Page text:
One of the largest threats facing IT organizations today is not necessarily from outside attackers, but rather the simple fact that there just aren't enough skilled security professionals.
To help change that situation IBM is expanding its cybersecurity education efforts in a bid to make security information training and skills more broadly available. IBM is adding nine new schools to its roster of academic institutions that it partners with to promote and provide cybersecurity resources.
The new schools include: University of South Carolina, University of Texas at Dallas, Fordham University, San Jose State University, Technische Universität Darmstadt in Germany, Temasek Polytechnic in Singapore, Universidad Cenfotec in Costa Rica, Universiti Kebangsaan in Malaysia and Wroclaw University of Economics in Poland.
Marisa Viveros, vice president of Cyber Security Innovation at IBM, told eSecurity Planet that IBM has long recognized that a lack of cybersecurity skills in the workforce needs to be addressed.
IBM's efforts include providing best practices and curriculum components to schools, as well as access to IBM security software. In some cases, IBM's contribution helps build new degree programs for security. In general, Viveros said the effort is about giving guidance and passing along information that is important for security education.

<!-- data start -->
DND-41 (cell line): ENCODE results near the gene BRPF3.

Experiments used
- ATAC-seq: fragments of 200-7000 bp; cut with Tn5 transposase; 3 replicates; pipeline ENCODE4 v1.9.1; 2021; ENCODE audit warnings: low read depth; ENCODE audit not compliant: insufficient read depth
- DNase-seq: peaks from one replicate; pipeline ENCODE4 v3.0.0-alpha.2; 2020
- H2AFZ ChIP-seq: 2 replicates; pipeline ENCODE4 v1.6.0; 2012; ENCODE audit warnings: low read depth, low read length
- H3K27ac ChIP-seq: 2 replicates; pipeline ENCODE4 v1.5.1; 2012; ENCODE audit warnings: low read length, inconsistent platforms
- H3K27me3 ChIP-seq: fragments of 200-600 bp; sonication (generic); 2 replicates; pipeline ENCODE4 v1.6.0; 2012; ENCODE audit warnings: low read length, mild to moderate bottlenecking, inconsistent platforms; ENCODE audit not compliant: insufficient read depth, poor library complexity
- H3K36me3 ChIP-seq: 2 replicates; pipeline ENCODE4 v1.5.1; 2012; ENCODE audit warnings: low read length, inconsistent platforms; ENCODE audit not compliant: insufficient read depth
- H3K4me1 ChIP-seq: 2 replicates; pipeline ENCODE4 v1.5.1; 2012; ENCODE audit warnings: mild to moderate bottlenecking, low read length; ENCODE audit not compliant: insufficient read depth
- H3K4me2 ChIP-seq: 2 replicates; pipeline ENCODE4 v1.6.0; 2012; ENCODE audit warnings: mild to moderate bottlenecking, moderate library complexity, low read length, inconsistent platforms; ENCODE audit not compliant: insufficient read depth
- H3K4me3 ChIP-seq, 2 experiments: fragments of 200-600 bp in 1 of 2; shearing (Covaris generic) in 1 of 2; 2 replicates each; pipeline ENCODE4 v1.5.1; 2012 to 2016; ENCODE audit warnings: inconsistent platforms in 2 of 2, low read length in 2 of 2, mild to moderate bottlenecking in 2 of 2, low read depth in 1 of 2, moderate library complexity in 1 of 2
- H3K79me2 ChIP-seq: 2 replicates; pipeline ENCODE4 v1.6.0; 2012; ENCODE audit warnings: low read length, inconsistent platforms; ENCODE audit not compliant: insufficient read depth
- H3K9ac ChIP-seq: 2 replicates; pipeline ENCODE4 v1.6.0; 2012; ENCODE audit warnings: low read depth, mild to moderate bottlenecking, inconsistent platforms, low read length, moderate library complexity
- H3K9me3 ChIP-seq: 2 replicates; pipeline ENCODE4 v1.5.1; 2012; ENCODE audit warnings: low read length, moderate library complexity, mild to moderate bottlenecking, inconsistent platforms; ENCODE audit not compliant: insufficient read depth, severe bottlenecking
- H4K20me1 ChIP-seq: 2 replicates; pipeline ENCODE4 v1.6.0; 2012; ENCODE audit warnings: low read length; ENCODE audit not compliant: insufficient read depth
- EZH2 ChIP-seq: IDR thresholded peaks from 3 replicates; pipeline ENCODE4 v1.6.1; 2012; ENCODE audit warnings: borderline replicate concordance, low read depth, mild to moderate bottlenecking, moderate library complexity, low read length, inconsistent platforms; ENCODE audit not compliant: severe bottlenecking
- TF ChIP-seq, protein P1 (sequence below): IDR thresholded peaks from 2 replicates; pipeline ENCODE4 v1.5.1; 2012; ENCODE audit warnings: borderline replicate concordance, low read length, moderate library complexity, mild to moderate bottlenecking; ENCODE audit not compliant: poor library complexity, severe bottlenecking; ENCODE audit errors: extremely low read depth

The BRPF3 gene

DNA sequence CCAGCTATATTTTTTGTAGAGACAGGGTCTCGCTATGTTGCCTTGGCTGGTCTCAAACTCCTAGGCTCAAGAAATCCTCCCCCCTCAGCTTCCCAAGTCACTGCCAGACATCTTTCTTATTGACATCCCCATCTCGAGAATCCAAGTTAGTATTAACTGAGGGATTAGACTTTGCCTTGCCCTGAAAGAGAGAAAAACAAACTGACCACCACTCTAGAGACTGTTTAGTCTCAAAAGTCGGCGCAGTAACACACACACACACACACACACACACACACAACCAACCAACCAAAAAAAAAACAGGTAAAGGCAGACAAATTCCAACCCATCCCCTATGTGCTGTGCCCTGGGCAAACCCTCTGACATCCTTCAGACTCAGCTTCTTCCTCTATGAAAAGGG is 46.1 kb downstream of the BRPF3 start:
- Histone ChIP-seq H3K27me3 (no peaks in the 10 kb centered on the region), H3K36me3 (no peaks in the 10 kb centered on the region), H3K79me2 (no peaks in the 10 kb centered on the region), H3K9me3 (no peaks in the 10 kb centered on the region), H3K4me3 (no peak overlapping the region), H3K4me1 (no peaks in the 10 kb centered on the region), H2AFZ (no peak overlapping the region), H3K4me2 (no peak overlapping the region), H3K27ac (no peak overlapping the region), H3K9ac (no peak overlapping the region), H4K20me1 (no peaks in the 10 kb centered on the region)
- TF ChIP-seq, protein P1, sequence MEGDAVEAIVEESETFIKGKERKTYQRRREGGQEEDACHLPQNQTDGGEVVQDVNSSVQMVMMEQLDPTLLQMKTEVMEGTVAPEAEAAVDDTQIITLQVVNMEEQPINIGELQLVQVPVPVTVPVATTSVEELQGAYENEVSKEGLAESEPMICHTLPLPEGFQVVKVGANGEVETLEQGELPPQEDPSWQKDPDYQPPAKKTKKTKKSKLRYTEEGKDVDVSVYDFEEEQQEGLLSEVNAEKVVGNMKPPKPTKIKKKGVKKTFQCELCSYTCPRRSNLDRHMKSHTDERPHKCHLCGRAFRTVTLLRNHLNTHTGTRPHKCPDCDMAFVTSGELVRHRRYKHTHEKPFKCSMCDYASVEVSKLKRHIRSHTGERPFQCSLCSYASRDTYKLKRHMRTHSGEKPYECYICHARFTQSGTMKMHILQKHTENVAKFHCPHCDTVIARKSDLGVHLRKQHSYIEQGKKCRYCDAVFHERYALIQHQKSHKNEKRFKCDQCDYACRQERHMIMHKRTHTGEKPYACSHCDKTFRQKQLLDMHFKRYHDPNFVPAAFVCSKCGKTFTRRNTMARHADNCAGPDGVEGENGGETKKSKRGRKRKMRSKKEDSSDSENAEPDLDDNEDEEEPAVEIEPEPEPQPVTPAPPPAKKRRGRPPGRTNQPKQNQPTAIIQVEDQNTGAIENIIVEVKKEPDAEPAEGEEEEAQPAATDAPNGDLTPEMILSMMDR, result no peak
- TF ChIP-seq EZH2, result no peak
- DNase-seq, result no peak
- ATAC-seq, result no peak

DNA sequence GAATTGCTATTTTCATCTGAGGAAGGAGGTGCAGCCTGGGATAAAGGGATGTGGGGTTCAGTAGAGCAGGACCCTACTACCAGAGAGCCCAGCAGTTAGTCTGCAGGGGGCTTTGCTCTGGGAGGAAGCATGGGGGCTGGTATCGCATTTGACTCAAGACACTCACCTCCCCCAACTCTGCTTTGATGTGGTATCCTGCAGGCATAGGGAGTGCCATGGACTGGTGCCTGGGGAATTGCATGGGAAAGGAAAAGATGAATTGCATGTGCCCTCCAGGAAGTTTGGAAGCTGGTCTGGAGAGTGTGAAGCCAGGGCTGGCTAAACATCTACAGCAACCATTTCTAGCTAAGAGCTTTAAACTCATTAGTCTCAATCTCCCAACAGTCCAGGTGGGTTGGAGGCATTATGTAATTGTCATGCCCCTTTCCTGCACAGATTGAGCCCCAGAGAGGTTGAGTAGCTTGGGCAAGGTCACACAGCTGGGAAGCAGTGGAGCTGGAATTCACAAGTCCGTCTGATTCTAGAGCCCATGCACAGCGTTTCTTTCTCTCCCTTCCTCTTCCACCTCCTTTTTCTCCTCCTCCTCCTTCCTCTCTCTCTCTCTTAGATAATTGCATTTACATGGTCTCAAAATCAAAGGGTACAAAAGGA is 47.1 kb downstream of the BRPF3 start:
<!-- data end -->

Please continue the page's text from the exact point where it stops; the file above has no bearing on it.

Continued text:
Who Benefits from Cybersecurity Program
Viveros declined to put a dollar figure on what IBM's academic contributions might cost, although IBM does realize a net benefit. While students don't become security professionals overnight, IBM has been able to recruit students for internships and will possibly be able to hire them at a future point, she said. The cybereducation program benefits IBM's customers too. At least some of the students IBM is helping to train may be hired by IBM's customers, Viveros said.
Mark Harris, assistant professor, University of South Carolina, now uses IBM's tools and resources to help build out his cybersecurity curriculum. Harris told eSecurityPlanet that he uses the IBM X-Force Trend and Risk Report as a teaching tool. Students are tested on security knowledge and trends that the IBM report identifies.
Harris said he's focused on educating his students about the intersection of technology and business. "We're looking to bridge the gap with business and IT skills, so our students can communicate and understand both sides."
Sean Michael Kerner is a senior editor at eSecurityPlanet and InternetNews.com. Follow him on Twitter @TechJournalist.